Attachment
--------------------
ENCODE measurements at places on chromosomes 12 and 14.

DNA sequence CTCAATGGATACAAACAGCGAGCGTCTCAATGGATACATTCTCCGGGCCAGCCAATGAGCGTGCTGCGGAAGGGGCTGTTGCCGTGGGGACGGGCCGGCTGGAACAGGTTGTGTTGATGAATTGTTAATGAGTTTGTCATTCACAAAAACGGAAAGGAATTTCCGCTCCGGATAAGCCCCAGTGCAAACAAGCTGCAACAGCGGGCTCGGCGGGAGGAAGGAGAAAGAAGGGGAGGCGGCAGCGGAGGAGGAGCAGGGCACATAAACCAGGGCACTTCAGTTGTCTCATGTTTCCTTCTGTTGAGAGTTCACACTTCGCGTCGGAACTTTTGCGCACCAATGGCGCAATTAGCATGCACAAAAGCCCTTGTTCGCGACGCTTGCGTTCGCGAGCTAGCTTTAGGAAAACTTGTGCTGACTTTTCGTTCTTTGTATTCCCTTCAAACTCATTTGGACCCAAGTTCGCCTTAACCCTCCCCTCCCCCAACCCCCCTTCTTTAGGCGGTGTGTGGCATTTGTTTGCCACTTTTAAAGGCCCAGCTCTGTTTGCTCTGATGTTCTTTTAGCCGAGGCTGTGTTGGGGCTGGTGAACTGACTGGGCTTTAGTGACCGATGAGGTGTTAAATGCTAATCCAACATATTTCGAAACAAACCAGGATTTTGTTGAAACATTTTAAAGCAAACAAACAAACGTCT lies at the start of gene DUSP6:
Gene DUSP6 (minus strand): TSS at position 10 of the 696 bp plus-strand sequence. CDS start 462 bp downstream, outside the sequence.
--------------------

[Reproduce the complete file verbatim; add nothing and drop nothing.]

ENCODE measurements at places on chromosomes 12 and 14.

DNA sequence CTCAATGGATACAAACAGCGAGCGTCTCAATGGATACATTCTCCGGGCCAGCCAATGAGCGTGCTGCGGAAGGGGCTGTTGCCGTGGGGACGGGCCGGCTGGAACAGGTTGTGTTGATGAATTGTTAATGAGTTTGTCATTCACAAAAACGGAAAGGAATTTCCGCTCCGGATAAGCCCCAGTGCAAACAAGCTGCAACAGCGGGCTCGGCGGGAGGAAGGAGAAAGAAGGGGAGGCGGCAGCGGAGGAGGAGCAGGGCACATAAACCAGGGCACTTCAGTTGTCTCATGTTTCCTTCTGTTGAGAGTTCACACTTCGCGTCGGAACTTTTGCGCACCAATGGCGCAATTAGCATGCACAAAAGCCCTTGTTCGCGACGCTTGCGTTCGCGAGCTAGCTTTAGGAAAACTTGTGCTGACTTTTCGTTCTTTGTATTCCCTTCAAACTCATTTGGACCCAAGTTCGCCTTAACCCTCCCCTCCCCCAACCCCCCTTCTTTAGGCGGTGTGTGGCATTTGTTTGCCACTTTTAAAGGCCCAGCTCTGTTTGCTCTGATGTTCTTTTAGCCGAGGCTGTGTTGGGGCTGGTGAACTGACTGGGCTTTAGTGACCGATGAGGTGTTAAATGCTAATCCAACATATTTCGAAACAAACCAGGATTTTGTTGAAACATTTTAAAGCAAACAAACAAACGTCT lies at the start of gene DUSP6:
Gene DUSP6 (minus strand): TSS at position 10 of the 696 bp plus-strand sequence. CDS start 462 bp downstream, outside the sequence.